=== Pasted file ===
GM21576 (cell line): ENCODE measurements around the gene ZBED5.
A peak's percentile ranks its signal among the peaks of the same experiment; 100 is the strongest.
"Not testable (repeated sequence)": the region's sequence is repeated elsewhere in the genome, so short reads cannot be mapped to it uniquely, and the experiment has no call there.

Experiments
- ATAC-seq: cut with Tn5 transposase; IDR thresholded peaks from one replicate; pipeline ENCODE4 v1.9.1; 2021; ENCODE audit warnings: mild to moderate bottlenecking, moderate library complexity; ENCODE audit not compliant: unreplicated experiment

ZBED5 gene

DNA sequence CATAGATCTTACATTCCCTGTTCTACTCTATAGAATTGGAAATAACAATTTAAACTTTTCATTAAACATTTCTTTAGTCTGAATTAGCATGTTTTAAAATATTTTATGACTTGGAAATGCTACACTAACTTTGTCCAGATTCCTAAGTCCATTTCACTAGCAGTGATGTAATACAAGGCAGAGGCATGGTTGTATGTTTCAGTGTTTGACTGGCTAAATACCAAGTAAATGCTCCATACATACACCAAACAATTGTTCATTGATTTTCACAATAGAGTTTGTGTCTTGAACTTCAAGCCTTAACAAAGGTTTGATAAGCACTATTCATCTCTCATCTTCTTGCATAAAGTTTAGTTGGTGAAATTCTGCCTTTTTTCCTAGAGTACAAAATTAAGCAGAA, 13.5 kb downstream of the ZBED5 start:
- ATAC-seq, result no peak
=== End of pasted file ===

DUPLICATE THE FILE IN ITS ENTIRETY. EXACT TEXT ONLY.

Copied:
GM21576 (cell line): ENCODE measurements around the gene ZBED5.
A peak's percentile ranks its signal among the peaks of the same experiment; 100 is the strongest.
"Not testable (repeated sequence)": the region's sequence is repeated elsewhere in the genome, so short reads cannot be mapped to it uniquely, and the experiment has no call there.

Experiments
- ATAC-seq: cut with Tn5 transposase; IDR thresholded peaks from one replicate; pipeline ENCODE4 v1.9.1; 2021; ENCODE audit warnings: mild to moderate bottlenecking, moderate library complexity; ENCODE audit not compliant: unreplicated experiment

ZBED5 gene

DNA sequence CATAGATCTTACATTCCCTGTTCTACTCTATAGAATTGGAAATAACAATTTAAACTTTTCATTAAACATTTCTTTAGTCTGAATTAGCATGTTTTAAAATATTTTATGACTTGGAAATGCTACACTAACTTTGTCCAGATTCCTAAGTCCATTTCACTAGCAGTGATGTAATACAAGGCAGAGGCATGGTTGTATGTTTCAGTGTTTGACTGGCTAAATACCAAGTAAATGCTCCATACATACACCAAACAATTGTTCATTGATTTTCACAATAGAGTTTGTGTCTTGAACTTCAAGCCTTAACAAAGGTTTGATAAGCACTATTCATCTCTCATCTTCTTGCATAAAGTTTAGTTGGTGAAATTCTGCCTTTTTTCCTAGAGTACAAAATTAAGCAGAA, 13.5 kb downstream of the ZBED5 start:
- ATAC-seq, result no peak